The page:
Welcome back to our Vulnerable Breeds Series! This month’s blog is on The Pointer. For those who are new to the series, this is all about raising awareness for vulnerable breeds here in the UK, starting with the native breeds. Following The Kennel Club’s Vulnerable Native Breed List, we are speaking to breed-specific clubs from across the UK to find out about the breed and what the club does to promote it. A huge thank you to The Pointer Club and their Honorary Field Trial Secretary, Carole Brown for giving us the context for this blog.

pointer pointing

About The Pointer

The supreme scenting machine, the Pointer is a wonderful example of a breed fit for its original function. The Pointer gallops on large expanses of land to detect the scent of the game and then freezes in a “point” in the direction of the sitting game.
The Pointer is an athlete, considered the thoroughbred of the gundogs. His hunting style is with head held high, galloping with style and pace, lashing his bee-sting tail. It is no wonder that the Pointer was much in demand by the gentry of the 18th and 19th centuries with large kennels of 200-300 dogs, as they were considered the most stylish of gundogs.


The Pointer is an active, intelligent dog who needs daily exercise and stimulation. They were bred to be hunting dogs who could work all day long so they must have at least an hour of exercise a day. When they are given the exercise and training they need, they are quiet and mannerly house dogs.

pointer dog

Kennel Club Breed Standard (Snippets)

General Appearance- Symmetrical and well built all over, general outline a series of graceful curves. A strong but lissom appearance.

Characteristics- Aristocratic. Alert with the appearance of strength, endurance and speed.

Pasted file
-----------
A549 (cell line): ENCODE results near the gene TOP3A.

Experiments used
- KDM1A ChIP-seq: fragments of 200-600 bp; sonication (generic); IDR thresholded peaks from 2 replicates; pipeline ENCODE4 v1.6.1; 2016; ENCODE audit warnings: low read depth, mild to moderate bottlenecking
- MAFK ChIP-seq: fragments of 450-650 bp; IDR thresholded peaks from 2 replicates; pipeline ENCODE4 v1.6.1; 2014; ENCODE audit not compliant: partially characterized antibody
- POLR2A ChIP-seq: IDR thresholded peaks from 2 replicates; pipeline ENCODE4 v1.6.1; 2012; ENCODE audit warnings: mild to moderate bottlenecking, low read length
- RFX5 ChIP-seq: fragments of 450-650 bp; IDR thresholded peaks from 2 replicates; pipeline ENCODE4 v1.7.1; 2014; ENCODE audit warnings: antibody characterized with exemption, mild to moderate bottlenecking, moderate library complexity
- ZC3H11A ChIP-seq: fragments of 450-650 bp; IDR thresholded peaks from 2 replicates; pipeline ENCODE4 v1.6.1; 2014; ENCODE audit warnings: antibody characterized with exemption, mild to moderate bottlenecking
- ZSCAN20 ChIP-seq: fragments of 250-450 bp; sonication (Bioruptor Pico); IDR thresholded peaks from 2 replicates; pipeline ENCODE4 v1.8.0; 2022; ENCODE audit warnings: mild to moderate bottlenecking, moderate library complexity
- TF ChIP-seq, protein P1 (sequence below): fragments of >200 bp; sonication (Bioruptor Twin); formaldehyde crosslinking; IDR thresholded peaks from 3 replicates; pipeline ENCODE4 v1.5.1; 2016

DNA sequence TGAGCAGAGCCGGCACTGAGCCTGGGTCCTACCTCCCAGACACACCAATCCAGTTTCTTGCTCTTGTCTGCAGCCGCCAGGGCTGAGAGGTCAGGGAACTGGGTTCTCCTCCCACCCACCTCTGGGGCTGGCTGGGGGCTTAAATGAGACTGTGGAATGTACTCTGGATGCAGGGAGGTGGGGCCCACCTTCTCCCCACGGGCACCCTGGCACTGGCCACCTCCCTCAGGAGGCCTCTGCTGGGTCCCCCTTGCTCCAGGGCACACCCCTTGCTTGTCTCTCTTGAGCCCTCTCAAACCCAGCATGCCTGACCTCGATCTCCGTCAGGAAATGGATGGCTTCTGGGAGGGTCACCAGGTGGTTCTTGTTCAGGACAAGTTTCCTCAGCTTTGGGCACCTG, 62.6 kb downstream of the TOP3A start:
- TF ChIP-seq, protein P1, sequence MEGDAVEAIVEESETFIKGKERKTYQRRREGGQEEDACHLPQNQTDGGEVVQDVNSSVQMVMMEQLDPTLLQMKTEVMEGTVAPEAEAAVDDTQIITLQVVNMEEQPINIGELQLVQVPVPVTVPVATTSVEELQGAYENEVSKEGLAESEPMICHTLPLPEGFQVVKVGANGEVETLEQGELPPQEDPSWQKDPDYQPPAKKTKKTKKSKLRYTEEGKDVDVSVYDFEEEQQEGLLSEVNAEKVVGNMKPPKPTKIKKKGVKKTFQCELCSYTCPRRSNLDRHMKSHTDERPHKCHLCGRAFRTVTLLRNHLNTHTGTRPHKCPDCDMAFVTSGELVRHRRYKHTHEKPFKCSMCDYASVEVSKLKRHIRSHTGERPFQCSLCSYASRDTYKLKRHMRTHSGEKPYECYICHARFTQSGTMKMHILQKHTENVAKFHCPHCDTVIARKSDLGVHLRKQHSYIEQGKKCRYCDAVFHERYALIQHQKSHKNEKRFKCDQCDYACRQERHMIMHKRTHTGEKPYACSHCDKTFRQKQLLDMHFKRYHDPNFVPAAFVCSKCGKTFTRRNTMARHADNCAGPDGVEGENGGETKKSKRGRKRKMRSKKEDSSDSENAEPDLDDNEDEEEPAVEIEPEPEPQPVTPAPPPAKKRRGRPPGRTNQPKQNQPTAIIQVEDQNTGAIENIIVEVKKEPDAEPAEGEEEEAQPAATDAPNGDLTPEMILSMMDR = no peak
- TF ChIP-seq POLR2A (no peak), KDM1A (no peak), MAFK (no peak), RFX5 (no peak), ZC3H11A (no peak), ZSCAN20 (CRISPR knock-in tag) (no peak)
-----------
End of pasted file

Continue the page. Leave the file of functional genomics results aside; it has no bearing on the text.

Temperament- Kind, even disposition.

Body- Well sprung ribs carried well back gradually falling away at strong muscular and slightly arched loins. Short coupled. Haunch bones are well spaced and prominent, not above the level of the back.

Colour- Usual colours are lemon and white, orange and white, liver and white, and black and white. Self-colours and tricolours are also correct.

 The club’s goal is to maintain and promote the breed as a ‘fit for function’, that is also suitable as a family member. The Pointer Club provides breed-specific input into the KC on our Breed Standard. The club is responsible to the KC as custodians of the Pointer breed standard and work with and advises the KC on all matters regarding breed health guidelines and manages a number of KC-related activities such as maintaining breeder code of conduct policies, running judge education seminars and managing judge accreditations.

The Pointer Club organises a number of events each year ranging from Shows (Championship & Open) and Field Trials. We also provide help and advice to members on training, owning, showing and working Pointers.

The Pointer Club has the declared objective of promoting the interests of the breed, uniting those interested in the breed and upholding the Standard of the Pointer

Working Pointers

The Club runs seven Field Trials each year in accordance with Kennel Club Rules & Regulations.

The aim of each trial is to run it as close as possible to a day’s shooting. The dogs are required to systemically quarter the ground with pace and style, showing natural hunting ability. They should point gamebirds and when asked, work out the point freely and drop to flush and shot.

In addition to the field trials, the club also holds up to three training days for Pointers and Setters per year. The aim of these days is to help educate & encourage newcomers to our sport. They are designed to help owners and their dogs to gain an insight into the background and basic training of a working Pointer or Setter and also understand more about the quarry and management of the ground that we work on. From attending these days, some participants are able to progress to a standard capable of competing in field trials.

To learn more about The Pointer Club, click the button below:


To view our last Vulnerable Breed blog on the Irish Water Spaniel, click the button below:

Irish Water Spaniel Blog

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